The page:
• Society at large was made more sensitive towards the needs of vulnerable groups, especially those socially excluded and economically deprived.
• 10 web-based tools developed and promoted that help improving transparency of NGO sector, fostering civic participation, awareness of human rights and fundamental freedoms, inclusion of vulnerable groups, accessing social services, help and assistance, taking part in activities and events organized by NGOs.
• Consultations with beneficiaries and stakeholders enabled a better representation of the needs and interests of vulnerable groups.
• Project planning, drafting, budgeting, organization and reporting skills of 53 NGOs significantly increased through trainings conducted by FO and external experts. In addition, risk management and results-based management concepts were presented and provided for immediate application during application and project implementation processes.
How were bilateral relations strengthened?
Bilateral cooperation with Norwegian and Icelandic partners increased significantly: 1/3 of the projects had at least one donor project partner, while 24 more bilateral initiatives funded by the bilateral fund have complemented the achievements which surpass the numbers of previous round EEA Grants civil society programme and all programmes of 2009-2014 EEA and Norway Grants in Lithuania. The intensity of bilateral cooperation during the programme is confirmed by achieved bilateral outcome indicators: Lithuanian NGOs have entered into 14 partnership agreements with Norwegian or Icelandic counterparts as well as implemented 14 projects with expected shared results. In addition to that, 26 articles were published to highlight the cooperation between the two countries in the areas covered by the programme.
What will be the impact of the programme?
Wide cooperation opportunities and ample space for creative ideas for social issues allowed NGOs developing and testing various innovations, many of which were related to application of new technologies and unconventional approach. Some of the examples include (1) art diplomacy for human rights advocacy employed, (2) web-based tools informing about the work of municipal, state and court authorities, helping coordinate voluntary work or informing persons with motion disabilities about the wheelchair-friendly doorsteps of institutions and private companies; (3) democratic education as a new form of promotion of citizenship together with conventional secondary schooling; and (4) new methodological approach to social services for family integration, focusing on child rights. These will continue to have an impact beyond the end of the programme.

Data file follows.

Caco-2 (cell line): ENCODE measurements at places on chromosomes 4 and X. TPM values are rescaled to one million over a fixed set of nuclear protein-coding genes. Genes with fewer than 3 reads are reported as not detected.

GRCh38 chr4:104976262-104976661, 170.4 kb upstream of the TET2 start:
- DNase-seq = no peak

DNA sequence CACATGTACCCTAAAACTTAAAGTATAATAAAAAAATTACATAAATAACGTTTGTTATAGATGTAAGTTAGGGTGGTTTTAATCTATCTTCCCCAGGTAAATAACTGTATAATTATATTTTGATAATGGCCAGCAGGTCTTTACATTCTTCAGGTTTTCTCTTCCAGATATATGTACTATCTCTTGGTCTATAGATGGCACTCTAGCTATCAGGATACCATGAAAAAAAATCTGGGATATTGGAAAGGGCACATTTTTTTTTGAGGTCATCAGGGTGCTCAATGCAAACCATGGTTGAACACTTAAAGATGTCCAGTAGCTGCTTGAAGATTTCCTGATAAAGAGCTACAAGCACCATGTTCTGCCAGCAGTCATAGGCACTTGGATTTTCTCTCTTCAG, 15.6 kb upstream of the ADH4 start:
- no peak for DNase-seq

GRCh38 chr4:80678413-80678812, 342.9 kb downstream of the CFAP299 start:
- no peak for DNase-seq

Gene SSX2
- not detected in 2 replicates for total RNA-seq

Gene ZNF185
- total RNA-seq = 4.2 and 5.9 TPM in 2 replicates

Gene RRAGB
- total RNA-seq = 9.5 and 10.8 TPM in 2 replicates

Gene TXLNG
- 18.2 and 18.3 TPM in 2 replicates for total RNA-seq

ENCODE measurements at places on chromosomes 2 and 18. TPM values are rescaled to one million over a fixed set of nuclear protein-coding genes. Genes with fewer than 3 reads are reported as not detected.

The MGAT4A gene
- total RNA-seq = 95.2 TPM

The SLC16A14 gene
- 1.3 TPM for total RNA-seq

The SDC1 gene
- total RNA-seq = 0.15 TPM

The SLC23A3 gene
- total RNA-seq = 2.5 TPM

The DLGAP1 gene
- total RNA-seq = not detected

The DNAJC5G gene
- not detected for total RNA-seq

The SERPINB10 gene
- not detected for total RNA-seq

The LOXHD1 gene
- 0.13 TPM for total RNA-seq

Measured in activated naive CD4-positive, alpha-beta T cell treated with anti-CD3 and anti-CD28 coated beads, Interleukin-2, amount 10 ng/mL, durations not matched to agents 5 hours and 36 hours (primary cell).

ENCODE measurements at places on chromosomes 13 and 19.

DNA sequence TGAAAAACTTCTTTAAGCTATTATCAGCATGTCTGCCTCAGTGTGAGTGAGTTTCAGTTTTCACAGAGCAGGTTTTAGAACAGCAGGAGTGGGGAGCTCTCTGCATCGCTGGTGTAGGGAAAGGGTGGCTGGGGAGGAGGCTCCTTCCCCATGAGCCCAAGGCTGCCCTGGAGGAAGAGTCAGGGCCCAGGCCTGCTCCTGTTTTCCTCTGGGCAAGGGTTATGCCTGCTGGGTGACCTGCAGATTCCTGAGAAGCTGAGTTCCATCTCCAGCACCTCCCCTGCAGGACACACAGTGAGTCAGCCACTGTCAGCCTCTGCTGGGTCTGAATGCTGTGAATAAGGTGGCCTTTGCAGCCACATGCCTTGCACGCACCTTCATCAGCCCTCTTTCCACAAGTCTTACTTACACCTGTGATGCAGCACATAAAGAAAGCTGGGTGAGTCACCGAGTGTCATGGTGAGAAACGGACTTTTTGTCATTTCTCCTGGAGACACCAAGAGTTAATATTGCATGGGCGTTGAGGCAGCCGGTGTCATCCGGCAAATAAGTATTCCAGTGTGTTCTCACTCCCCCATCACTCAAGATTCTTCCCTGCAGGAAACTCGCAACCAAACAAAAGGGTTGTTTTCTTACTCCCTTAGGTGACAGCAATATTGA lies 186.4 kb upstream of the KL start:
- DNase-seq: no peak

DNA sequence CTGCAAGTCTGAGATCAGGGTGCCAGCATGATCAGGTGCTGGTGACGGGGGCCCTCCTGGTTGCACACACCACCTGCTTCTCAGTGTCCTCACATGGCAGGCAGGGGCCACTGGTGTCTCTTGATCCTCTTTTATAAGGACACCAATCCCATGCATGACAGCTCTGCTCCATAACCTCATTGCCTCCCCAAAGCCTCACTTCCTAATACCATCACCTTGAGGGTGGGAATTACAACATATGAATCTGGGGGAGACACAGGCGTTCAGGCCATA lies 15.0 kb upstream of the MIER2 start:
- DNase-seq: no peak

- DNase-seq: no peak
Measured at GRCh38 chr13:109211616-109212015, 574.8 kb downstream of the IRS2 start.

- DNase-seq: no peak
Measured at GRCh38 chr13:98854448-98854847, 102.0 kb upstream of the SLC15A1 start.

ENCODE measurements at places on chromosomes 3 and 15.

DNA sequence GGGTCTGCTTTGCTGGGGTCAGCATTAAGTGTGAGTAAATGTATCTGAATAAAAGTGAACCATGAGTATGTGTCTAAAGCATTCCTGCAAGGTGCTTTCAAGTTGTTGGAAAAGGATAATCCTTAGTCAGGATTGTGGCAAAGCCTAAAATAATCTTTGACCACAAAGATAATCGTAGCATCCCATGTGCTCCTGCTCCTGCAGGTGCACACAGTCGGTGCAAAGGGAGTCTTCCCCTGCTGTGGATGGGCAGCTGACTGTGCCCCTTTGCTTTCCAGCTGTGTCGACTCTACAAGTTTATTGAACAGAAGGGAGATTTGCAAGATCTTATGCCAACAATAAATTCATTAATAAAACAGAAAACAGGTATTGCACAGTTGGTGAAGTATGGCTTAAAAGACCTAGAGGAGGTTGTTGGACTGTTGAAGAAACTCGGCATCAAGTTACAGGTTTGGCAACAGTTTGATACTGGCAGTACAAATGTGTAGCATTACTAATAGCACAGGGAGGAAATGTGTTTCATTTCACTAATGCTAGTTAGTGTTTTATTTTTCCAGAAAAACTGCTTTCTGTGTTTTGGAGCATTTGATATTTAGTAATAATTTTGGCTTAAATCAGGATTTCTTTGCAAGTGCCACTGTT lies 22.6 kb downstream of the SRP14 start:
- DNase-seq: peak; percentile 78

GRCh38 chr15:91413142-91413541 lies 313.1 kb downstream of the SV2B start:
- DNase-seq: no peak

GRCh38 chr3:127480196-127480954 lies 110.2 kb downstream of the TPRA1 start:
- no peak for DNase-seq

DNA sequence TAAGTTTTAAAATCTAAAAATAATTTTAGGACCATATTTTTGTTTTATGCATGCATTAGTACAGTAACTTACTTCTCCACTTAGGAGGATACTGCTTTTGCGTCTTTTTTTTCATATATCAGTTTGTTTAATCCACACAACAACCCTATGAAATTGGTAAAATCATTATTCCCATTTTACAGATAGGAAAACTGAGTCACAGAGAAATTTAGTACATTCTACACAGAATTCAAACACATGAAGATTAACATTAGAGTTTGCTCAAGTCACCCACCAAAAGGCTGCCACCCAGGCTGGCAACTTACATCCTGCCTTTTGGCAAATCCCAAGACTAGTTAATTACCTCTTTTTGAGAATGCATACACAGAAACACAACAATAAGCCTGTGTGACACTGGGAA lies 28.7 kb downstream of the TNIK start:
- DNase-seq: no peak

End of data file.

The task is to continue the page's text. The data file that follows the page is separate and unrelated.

Three pre-defined projects under the programme also aimed at strengthening the entire NGO sector. The first project addressed the problem of sporadic and uncertain NGO funding opportunities by training 17 NGOs the key fundraising skills, individually consulting on development of their fundraising strategies and providing immediate opportunities to test several fundraising actions.
The second project tackled weak advocacy skills of NGOs – 16 organizations were trained of various advocacy technics, provided with advocacy tools and methodologies, as well as were individually assisted when developing their advocacy strategies. In addition to that, an advocacy information web-based tool was launched to promote advocacy related information, publications, royalty-free photos, success stories and guidelines for NGOs, grassroots and civil society activists.
The third project addressed NGO sector transparency and accountability issues – the sector mapping exercise was performed in order to find out the number of active NGOs (as well as total number of NGOs) and induce them to disclose as much information about themselves as possible at the newly launched web-based interactive database platform. In addition to that a study on existing activities, trends, capacities and key obstacles/opportunities for further development of the Lithuanian NGO sector was developed. The study shall serve as a supporting document for the database and both shall be used to inform potential donors of the size, diversity and level of activity of Lithuanian NGO sector while the study should give an in-depth insight into the environment and setting were NGO operate, face challenges and overcome obstacles.